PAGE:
Amphibian breeding programme contributes to reed frog conservation

  • 13 November 2013 | Carl Schloms – senior herpetologist | Category: Conservation

Pickersgill's froglets on a leaf

SAAMBR is committed to the conservation and preservation of amphibians, and to sharing our knowledge and passion for reptile and amphibian conservation with around 20 000 visitors every month – most of whom have an inherent fear of amphibians.

One such conservation project is our Pickersgill's reed frog (Hyperolius pickergilli) breeding programme. The tiny Pickersgill's reed frog – just 30mm long – is found on the east coast of Durban, South Africa and is threatened mainly due to the degradation of the coastal reed beds and coastal wetlands that form its natural habitat.

SAAMBR’s introduction to the Pickersgill's breeding programme began in September 2013 with a trip to Mt Moreland, north of Durban. My colleague Nick Evans and I wanted to establish whether the Pickersgill reed frogs had made their spring appearance.

Not only had they made an appearance, but an adult male H. pickersgilli was observed calling to a large female H. pickersgilli. We decided there and then to collect the courting pair in the hope that they would continue their breeding behaviour in our newly established breeding facility. We were keen to begin efforts to preserve this endangered amphibian after learning of its critically endangered status.

A macro shot of the developing embryos

We did not have to wait long, as 12 days later the pair produced an exceptionally large cluster of eggs. The egg mass was laid on the wall of the tub inhabited at the time by both the male and female. The egg cluster was coated in a clear gelatinous mass and it was apparent that weather played a significant role in the timing of her spawning, as it was noted that the day prior to her releasing the eggs, the ambient temperature was hot ahead of an approaching front.

An interesting observation was the apparent parental care shown by the female Pickersgilli. She was observed descending, then returning to the egg mass at regular intervals, seemingly keeping the egg mass moist. We decided to split the egg mass into three parts to allow us to test various incubation techniques. Two small sections of the eggs were delicately cut from the mass and placed in separate Petri dishes. The first Petri dish contained approximately 10 eggs and was filled with reverse osmosis water. The second Petri dish contained approximately 40 eggs and was placed on top of sterilised sphagnum moss before being filled with reverse osmosis water. The main egg mass was left undisturbed.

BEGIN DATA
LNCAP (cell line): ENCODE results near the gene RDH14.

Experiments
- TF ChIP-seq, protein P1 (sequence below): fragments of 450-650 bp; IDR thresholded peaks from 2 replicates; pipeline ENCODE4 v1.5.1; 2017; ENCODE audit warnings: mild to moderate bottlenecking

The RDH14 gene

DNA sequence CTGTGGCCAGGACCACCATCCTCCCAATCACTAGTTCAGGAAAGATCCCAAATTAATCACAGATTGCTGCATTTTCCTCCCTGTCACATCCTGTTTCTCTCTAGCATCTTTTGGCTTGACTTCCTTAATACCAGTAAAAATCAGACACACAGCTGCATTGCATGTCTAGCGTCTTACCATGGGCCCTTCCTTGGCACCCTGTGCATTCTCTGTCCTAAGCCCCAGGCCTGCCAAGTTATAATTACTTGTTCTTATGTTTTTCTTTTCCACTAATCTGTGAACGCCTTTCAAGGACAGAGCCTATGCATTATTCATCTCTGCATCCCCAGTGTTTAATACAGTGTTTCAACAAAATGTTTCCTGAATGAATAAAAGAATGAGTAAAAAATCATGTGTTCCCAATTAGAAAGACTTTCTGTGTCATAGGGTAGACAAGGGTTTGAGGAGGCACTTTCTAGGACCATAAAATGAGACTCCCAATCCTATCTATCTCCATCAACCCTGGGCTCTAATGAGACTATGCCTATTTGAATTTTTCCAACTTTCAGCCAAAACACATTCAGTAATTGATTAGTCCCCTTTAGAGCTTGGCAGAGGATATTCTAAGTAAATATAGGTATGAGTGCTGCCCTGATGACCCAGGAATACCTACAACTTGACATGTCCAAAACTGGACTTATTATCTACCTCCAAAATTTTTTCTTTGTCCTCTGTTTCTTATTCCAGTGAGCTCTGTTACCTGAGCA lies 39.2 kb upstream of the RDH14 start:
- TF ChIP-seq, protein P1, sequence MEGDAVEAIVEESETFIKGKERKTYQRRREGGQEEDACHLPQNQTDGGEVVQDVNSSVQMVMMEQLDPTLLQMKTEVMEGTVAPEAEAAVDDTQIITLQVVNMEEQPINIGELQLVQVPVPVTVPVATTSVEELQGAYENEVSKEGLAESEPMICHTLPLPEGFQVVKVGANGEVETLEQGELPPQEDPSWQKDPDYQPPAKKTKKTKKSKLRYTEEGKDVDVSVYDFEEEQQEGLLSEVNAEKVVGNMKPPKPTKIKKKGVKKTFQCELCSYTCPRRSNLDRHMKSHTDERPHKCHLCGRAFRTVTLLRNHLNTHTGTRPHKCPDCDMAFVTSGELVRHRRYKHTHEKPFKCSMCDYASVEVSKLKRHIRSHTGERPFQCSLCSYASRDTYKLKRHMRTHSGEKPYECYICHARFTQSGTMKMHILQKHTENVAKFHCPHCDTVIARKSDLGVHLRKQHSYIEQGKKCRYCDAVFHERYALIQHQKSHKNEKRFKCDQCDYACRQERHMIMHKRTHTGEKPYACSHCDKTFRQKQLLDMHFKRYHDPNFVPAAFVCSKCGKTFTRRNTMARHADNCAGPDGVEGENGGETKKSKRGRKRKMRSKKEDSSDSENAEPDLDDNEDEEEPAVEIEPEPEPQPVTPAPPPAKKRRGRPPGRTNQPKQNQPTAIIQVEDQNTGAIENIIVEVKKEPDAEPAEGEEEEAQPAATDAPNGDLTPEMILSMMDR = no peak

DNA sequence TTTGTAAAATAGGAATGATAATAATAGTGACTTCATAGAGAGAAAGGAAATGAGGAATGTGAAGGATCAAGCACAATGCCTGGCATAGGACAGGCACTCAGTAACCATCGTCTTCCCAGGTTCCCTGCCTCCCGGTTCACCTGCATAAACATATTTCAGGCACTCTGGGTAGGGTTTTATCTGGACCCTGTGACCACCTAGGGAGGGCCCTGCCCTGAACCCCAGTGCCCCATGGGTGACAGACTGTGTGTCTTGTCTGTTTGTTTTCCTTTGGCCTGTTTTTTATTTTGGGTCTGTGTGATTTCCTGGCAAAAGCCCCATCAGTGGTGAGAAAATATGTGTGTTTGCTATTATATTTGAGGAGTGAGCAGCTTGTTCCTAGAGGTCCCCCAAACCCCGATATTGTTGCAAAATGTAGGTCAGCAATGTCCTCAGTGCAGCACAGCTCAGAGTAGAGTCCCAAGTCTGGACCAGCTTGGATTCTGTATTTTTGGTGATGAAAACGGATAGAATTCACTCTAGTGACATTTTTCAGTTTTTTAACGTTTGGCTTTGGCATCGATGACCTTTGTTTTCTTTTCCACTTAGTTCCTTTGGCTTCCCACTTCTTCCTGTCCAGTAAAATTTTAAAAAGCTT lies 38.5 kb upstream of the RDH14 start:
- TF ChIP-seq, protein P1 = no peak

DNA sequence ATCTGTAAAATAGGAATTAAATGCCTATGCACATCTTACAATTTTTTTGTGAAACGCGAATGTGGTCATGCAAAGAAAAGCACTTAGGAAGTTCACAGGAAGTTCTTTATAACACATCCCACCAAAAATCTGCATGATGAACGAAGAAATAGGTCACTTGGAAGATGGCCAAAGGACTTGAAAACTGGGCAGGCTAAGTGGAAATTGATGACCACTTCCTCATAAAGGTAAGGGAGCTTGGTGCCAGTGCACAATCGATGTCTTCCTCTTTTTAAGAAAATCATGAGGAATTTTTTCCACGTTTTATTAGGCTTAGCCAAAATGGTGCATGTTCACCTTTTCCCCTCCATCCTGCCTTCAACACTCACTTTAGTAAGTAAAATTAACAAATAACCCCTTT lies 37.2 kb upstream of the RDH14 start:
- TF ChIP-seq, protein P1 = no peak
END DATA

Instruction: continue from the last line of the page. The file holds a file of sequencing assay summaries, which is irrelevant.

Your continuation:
A misting system fitted with a timer was installed to lightly mist the egg mass on an hourly basis. The egg mass was monitored using a photographic macro lens to observe development. We observed free-swimming tadpoles in both Petri dishes four days after spawning. The main egg mass appeared to be sliding towards the water and the tadpoles were drawn by gravity to the lower half of the gelatinous mass.

The egg cluster coated in a gelatinous mass

It appeared that the mist stimulated the tadpoles emergence, albeit slowly, from the mass and into the water six days after being laid. This slow emergence continued at intervals throughout the day with the final tadpole count of 100 from this single main mass.

Success was achieved from all three methods and at the time of writing, we were the proud “parents” of 10 froglets, whose journey from egg to frog took 41 days.

From a scientific point of view, by observing the larger main mass of eggs we were able to make a few interesting observations that could affect the ex situ reproduction of H. pickersgilli:

  • As the egg mass appeared to depend on moisture in order to release the tadpoles, an absence of seasonal rainfall could affect an increase or decrease in population numbers
  • If what appeared to be parental care is confirmed by further study and observation, the tadpoles' survival is dependent on the wellbeing of their/a paren
  • Recorded duration between laying, free-swimming tadpoles and froglets which will add knowledge to similar organisations involved in the Pickersgill's project
  • Photographic microscopic records detailing growth and development of tadpoles

SAAMBR will continue to contribute to the conservation and preservation of amphibians, especially endangered and threatened species such as this tiny reed frog.

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